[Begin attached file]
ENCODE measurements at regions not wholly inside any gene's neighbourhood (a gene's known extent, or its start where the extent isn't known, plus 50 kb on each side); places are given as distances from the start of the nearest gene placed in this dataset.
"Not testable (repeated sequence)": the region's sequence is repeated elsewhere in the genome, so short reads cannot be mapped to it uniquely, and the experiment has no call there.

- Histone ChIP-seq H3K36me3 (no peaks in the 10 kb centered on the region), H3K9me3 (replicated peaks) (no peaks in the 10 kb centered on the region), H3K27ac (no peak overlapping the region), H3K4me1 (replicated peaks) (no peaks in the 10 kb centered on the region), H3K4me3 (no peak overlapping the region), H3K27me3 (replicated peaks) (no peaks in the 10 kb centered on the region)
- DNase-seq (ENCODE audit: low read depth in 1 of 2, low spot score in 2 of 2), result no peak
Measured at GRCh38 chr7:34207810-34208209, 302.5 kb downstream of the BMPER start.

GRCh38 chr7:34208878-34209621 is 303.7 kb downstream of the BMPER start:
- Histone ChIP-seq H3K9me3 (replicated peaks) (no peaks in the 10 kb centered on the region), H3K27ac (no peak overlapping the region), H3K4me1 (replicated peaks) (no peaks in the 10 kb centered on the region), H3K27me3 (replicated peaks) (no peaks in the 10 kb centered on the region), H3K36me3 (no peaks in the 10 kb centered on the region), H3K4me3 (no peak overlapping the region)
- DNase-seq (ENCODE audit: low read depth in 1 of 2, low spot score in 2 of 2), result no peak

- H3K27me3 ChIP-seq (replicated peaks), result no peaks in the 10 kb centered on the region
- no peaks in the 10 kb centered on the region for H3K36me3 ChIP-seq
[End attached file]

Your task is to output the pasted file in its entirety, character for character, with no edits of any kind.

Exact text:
ENCODE measurements at regions not wholly inside any gene's neighbourhood (a gene's known extent, or its start where the extent isn't known, plus 50 kb on each side); places are given as distances from the start of the nearest gene placed in this dataset.
"Not testable (repeated sequence)": the region's sequence is repeated elsewhere in the genome, so short reads cannot be mapped to it uniquely, and the experiment has no call there.

- Histone ChIP-seq H3K36me3 (no peaks in the 10 kb centered on the region), H3K9me3 (replicated peaks) (no peaks in the 10 kb centered on the region), H3K27ac (no peak overlapping the region), H3K4me1 (replicated peaks) (no peaks in the 10 kb centered on the region), H3K4me3 (no peak overlapping the region), H3K27me3 (replicated peaks) (no peaks in the 10 kb centered on the region)
- DNase-seq (ENCODE audit: low read depth in 1 of 2, low spot score in 2 of 2), result no peak
Measured at GRCh38 chr7:34207810-34208209, 302.5 kb downstream of the BMPER start.

GRCh38 chr7:34208878-34209621 is 303.7 kb downstream of the BMPER start:
- Histone ChIP-seq H3K9me3 (replicated peaks) (no peaks in the 10 kb centered on the region), H3K27ac (no peak overlapping the region), H3K4me1 (replicated peaks) (no peaks in the 10 kb centered on the region), H3K27me3 (replicated peaks) (no peaks in the 10 kb centered on the region), H3K36me3 (no peaks in the 10 kb centered on the region), H3K4me3 (no peak overlapping the region)
- DNase-seq (ENCODE audit: low read depth in 1 of 2, low spot score in 2 of 2), result no peak

- H3K27me3 ChIP-seq (replicated peaks), result no peaks in the 10 kb centered on the region
- no peaks in the 10 kb centered on the region for H3K36me3 ChIP-seq